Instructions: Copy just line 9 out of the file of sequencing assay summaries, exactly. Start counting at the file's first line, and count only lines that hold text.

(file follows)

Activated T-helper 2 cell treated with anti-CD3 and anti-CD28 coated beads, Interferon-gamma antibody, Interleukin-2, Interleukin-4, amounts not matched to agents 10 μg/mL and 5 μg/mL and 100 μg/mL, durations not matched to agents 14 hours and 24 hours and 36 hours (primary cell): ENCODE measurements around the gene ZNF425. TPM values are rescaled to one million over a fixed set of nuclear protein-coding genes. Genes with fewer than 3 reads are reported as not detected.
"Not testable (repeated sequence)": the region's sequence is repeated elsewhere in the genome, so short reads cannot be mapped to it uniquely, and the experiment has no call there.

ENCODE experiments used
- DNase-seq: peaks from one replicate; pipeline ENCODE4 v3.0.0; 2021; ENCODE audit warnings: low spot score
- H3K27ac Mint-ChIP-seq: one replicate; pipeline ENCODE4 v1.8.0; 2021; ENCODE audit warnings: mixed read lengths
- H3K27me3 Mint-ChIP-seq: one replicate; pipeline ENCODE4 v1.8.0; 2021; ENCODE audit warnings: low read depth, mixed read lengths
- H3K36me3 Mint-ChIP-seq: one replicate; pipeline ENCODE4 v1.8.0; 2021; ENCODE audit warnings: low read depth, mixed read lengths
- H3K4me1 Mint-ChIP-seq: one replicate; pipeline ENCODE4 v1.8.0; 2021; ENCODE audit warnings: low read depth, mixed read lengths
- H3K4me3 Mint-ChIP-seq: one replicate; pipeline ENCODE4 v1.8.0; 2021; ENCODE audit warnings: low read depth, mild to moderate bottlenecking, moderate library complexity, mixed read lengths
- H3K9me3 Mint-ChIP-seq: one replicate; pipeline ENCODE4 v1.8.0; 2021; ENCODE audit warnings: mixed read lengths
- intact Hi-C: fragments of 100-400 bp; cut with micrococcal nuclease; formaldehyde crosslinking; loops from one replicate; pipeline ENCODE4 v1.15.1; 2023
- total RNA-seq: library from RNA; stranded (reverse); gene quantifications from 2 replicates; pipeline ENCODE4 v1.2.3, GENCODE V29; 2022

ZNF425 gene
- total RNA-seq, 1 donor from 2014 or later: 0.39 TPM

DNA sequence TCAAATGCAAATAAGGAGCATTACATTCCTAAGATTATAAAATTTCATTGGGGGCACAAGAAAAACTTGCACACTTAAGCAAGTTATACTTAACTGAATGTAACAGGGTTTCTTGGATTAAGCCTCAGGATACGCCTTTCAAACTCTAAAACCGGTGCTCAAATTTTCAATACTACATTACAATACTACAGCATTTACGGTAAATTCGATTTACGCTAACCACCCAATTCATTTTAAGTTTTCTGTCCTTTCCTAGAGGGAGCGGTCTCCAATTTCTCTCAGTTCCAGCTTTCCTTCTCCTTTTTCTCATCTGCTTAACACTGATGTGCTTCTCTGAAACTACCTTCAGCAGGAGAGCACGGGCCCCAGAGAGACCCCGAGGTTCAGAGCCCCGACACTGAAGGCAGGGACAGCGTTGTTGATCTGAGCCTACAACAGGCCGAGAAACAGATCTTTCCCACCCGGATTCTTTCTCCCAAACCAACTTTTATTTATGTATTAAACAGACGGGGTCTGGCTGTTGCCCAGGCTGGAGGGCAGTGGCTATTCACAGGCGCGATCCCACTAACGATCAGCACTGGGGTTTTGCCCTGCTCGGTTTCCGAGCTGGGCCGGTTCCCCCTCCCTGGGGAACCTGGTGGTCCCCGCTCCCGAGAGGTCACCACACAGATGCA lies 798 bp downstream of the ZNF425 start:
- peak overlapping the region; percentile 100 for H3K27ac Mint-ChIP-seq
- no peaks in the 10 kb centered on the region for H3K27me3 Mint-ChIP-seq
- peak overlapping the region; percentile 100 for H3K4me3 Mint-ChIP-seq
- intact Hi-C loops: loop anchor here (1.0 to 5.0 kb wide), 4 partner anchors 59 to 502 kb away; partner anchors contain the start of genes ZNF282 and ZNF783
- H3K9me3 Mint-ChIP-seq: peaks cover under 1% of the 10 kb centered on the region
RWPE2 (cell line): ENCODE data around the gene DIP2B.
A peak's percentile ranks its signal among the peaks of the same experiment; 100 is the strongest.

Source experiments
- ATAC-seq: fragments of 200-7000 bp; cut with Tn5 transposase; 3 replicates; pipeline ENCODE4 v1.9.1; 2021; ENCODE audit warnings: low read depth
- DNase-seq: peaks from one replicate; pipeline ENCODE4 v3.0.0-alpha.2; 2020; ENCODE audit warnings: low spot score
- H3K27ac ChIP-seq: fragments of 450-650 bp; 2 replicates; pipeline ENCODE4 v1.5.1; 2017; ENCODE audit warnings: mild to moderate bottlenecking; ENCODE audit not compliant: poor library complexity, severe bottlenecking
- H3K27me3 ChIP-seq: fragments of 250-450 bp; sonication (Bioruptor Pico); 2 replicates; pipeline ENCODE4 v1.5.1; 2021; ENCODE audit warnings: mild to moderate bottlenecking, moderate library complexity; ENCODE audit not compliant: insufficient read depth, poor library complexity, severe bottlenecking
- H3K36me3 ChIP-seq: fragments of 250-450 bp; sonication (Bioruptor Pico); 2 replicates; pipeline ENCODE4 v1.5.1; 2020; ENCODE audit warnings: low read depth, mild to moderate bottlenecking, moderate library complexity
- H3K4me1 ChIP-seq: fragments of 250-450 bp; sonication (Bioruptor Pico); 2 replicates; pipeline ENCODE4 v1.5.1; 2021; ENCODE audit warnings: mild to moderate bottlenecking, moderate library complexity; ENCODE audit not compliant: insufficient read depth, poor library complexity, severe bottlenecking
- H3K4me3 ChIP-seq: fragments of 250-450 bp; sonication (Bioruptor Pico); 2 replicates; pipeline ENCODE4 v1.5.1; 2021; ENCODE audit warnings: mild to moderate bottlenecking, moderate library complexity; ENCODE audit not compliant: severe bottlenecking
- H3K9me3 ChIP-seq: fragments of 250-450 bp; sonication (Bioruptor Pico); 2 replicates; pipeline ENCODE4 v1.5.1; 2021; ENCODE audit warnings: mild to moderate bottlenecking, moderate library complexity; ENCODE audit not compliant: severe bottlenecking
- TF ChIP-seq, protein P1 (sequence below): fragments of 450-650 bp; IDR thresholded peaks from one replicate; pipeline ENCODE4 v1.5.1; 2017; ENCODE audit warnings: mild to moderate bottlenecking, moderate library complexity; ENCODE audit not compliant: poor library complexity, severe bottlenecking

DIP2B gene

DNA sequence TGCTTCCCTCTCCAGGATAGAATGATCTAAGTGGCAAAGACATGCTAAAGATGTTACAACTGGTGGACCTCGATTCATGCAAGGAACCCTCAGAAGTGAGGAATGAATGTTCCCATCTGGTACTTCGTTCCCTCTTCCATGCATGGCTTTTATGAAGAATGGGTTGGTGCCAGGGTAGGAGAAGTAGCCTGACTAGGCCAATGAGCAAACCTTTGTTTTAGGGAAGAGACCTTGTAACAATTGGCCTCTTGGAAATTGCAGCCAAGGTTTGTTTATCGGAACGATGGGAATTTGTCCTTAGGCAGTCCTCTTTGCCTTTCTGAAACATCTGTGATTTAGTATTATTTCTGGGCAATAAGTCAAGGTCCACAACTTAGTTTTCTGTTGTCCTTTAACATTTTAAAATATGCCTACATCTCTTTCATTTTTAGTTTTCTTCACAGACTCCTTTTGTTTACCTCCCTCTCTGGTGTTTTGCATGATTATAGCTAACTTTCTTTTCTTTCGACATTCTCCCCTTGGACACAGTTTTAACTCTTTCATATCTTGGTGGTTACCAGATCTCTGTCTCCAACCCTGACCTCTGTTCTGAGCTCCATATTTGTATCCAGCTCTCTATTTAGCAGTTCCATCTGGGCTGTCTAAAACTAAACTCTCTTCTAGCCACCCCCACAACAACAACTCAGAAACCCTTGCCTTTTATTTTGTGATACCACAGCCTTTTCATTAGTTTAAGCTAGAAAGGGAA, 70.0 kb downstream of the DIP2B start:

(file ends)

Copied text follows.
- H3K4me3 Mint-ChIP-seq: one replicate; pipeline ENCODE4 v1.8.0; 2021; ENCODE audit warnings: low read depth, mild to moderate bottlenecking, moderate library complexity, mixed read lengths